And in the process, maybe we surrender the neat and tidy facade and join the chorus of a God who sings over His world, You are Loved, You are Safe, You are Home.

Change Starts Here.

Tuesday, May 10, 2016

The Call

The cell started vibrating on my desk. I looked at the screen. It was her.

Moment of truth.

Heart rate up. Breathing elevated.

Try to act nonchalant. Cool. Calm. Collected. Act like I've been there before.

"Hey Taylor". Voice cracked an octave higher than normal. My cover's blown. I've never been here before.

"I've got some news" she said, which was the only reason for her to be calling, so it seemed redundant to announce it. Or maybe it was frustration from my nerves mixed with my embarrassment of the falsetto greeting moments before.

"It's a go. You guys were selected!" she said breaking the disguise of her voice and now showing enthusiasm and joy.

Queue the thoughts flooding in and the adrenaline pumping.

Instead of two options...will we or won't we be there were variables upon variables of how this could play out.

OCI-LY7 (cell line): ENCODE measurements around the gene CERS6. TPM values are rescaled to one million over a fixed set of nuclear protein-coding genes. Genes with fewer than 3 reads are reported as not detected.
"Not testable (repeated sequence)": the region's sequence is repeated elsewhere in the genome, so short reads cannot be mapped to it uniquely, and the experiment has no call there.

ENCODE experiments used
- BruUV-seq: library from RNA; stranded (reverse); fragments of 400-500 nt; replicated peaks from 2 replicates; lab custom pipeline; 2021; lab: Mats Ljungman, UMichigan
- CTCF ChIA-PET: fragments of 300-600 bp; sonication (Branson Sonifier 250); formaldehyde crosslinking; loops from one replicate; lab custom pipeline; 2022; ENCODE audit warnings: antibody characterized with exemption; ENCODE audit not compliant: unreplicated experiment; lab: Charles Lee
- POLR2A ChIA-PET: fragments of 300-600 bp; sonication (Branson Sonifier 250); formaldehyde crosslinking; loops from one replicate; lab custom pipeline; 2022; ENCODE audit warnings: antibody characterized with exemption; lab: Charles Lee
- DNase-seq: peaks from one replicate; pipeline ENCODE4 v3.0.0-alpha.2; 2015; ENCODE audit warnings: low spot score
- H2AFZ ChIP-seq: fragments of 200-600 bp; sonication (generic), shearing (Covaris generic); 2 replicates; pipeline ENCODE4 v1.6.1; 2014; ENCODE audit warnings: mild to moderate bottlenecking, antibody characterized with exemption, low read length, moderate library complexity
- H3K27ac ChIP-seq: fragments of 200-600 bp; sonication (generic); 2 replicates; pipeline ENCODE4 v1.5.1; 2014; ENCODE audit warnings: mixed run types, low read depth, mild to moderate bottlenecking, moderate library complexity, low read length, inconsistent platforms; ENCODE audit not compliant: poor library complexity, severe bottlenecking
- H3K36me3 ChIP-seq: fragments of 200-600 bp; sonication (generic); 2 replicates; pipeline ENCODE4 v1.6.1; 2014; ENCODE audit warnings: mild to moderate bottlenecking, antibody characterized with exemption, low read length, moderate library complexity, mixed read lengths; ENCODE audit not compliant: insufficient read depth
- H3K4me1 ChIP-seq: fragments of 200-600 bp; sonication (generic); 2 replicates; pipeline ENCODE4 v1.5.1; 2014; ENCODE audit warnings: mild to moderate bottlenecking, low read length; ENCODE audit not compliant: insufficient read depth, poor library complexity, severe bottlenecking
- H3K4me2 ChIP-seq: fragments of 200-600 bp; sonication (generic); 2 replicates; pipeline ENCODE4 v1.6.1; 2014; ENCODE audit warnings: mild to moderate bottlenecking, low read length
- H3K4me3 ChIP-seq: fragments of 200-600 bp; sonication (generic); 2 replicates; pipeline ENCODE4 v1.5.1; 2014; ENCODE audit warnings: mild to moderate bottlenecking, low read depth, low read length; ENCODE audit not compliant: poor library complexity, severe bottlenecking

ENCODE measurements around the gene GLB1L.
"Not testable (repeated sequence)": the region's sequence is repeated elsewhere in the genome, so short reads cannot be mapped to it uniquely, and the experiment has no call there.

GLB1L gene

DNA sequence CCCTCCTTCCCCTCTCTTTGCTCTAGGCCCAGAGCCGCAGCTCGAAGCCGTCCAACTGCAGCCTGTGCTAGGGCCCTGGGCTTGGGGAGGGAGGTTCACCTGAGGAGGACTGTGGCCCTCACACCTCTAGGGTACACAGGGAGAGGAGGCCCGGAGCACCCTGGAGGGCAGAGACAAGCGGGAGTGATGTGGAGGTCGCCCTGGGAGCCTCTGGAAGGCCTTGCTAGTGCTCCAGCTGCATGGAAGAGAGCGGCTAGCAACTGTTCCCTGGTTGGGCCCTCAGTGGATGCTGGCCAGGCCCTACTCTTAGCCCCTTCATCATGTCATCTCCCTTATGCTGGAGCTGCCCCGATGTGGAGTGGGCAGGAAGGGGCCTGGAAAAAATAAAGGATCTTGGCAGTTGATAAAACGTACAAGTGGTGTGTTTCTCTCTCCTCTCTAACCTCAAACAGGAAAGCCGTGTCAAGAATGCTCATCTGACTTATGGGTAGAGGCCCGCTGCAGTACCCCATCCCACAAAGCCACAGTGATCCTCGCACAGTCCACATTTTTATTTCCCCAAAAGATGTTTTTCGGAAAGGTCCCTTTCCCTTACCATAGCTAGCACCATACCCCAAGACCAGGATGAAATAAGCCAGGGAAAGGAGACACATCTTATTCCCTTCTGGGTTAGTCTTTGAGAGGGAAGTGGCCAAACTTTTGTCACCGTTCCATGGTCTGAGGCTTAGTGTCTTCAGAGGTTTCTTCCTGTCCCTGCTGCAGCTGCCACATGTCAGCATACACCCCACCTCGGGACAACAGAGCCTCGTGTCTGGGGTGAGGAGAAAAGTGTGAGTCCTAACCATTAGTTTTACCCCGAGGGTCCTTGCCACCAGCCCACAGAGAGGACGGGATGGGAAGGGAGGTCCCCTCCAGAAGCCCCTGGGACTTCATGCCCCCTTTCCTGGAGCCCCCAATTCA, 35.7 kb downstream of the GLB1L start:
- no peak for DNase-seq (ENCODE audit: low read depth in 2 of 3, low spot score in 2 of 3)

And the paradox of peace and chaos that we've known throughout this life of faith...the notion that everything is out of our control and we wouldn't want it any other way... The idea that every ounce of worry is swallowed up by a gallon of conviction...the feeling of immense clarity and lack thereof came together in one giant ball of feels.

The call to make this happen wasn't something that just came about when that cell phone started ringing. It was something that has stirred in us for a decade.

This is right. It will be costly. But it is so, so right. (All things with meaning and substance are...just look at the cross.)

Family is right.

And in an instance, everything changes.

For us, for Chaia and for a little 22 month old boy she gets to call her brother.

We are foster parents.

He will join our family next Monday.

Maybe for a couple weeks, a couple months, a couple years or for a lifetime.

Whatever it may be, may we embody good news, safety and stability.

In so many ways, Change Starts Here.

(Appreciate the prayers)